Paul had a hidden agenda. “I make much of my ministry in the hope that I may somehow arouse my own people to envy and save some of them. For if their rejection is the reconciliation of the world, what will their acceptance be but life from the dead? If the part of the dough offered as first fruits is holy, then the whole batch is holy; if the root is holy, so are the branches” (Ro. 11:13-16). “I have great sorrow and anguish in my heart. For I could wish that I myself were cursed and cut off from Christ for the sake of my brothers, those of my race, the people of Israel. Theirs is the adoption as sons; theirs the divine glory, the covenant, the receiving of the law, the temple worship and the promises. Theirs are the patriarchs, and from them is traced the human ancestry of Christ, who is God over all, forever praised” (Ro. 9:2-5). “Brothers, my heart’s desire and prayer to God for the Israelites are that they may be saved. For I can testify about them that they are zealous for God, but their zeal is based on knowledge. Since they did not know the righteousness that comes from God, they sought to establish their own and did not submit to God’s righteousness. For Christ fulfilled the law so that there may be righteousness for everyone who believes” (Ro. 10:1-4).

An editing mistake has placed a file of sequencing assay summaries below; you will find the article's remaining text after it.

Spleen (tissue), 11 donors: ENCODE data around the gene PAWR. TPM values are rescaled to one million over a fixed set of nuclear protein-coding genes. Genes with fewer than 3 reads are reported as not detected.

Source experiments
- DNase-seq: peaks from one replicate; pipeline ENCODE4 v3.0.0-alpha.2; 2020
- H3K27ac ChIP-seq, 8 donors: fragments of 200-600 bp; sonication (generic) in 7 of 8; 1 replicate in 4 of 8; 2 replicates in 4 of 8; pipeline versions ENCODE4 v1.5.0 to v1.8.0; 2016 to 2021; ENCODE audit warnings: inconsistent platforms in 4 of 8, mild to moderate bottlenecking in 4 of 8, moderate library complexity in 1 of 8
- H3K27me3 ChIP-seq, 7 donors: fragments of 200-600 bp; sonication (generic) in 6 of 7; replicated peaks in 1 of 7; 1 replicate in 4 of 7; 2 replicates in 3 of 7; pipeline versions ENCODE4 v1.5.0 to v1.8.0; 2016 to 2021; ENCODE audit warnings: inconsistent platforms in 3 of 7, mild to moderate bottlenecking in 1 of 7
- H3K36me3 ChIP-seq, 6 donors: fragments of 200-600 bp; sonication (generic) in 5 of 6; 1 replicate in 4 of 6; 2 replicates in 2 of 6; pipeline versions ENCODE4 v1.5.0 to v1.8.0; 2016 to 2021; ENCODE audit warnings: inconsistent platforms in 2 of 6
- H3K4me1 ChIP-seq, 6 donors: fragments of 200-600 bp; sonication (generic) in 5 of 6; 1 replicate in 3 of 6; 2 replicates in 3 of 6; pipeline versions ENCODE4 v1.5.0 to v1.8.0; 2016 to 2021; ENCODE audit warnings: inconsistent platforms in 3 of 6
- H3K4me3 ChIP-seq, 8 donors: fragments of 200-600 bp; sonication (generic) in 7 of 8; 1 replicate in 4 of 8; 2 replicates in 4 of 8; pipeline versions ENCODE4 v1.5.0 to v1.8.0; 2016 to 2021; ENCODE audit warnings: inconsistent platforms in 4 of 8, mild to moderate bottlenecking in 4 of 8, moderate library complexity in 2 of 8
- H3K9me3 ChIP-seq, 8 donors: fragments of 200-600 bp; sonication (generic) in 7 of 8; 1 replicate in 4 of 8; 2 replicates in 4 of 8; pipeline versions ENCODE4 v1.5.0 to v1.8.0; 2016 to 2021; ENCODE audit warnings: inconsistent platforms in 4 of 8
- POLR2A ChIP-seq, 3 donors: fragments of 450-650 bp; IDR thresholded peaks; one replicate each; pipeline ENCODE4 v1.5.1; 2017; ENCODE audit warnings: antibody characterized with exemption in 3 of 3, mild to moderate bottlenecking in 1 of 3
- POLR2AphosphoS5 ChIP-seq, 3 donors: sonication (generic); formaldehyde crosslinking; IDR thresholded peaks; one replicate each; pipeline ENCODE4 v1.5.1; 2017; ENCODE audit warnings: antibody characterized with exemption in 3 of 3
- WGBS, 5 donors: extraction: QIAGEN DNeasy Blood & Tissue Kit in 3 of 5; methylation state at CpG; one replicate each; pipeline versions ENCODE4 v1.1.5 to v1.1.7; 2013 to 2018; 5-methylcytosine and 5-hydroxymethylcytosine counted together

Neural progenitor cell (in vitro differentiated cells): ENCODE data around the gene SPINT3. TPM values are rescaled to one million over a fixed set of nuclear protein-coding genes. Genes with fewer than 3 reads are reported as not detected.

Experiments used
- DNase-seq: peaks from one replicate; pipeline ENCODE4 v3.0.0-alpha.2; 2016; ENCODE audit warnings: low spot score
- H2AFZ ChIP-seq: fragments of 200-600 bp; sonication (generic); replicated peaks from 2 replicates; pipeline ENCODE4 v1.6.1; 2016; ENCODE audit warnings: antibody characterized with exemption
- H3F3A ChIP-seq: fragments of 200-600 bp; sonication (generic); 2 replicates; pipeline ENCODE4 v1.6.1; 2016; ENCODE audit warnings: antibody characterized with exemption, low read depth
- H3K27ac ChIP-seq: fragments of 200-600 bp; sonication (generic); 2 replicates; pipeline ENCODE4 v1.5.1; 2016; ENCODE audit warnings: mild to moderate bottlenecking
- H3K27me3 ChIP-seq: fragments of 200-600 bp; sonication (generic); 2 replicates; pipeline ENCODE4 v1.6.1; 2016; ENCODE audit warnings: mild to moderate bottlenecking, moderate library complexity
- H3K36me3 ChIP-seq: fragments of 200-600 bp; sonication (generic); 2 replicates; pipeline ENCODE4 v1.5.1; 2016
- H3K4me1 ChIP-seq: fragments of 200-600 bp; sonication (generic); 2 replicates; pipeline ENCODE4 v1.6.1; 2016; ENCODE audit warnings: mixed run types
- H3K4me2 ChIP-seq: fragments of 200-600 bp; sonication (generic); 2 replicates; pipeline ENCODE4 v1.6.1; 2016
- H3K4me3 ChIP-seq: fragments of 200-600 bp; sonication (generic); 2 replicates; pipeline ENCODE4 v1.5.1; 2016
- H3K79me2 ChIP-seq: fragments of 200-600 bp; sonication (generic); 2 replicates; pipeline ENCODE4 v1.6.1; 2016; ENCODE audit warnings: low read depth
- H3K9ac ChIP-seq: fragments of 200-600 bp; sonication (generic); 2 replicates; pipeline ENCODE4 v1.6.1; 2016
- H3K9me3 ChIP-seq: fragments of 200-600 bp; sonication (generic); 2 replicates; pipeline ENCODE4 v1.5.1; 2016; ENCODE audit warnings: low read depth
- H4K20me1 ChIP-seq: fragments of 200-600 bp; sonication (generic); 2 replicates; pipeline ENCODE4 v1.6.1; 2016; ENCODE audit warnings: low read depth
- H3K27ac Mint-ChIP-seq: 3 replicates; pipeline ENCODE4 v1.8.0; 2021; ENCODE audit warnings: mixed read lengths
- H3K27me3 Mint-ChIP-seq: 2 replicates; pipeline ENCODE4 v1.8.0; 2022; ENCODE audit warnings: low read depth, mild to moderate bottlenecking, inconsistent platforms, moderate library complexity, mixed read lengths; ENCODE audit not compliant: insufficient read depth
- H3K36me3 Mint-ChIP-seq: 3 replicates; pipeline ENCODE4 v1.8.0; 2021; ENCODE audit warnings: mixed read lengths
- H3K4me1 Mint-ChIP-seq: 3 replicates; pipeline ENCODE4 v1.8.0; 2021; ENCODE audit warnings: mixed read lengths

The key is the Greek word “telos” and it does not mean the “end,” but the completion or fulfilling of the law. The Greek word for “end” is “omega.” Jesus was very clear about having come to fulfill rather than to abort the Law (Mt. 5:17-18). It is by obeying and keeping the law that a person can live and Christ did precisely that. Moses also had made it very clear what God intended. “You must obey my laws and be careful to follow my decrees. I am the Lord your God. Keep my decrees and laws, for the man who obeys them will live by them. I am the Lord” (Lev. 18:4-5). Paul’s hope was in Christ the righteous one who had fulfilled what his people had broken and abandoned. Without the righteousness of Christ Jesus, man has no one that can satisfy the demands of God’s justice. Jesus Christ did not only fulfill the laws, but He also became the perfect human sacrifice for man’s sin (Ro. 3:25). Those that trust in Christ do not face alienation from God or condemnation (Ro. 8:31-39).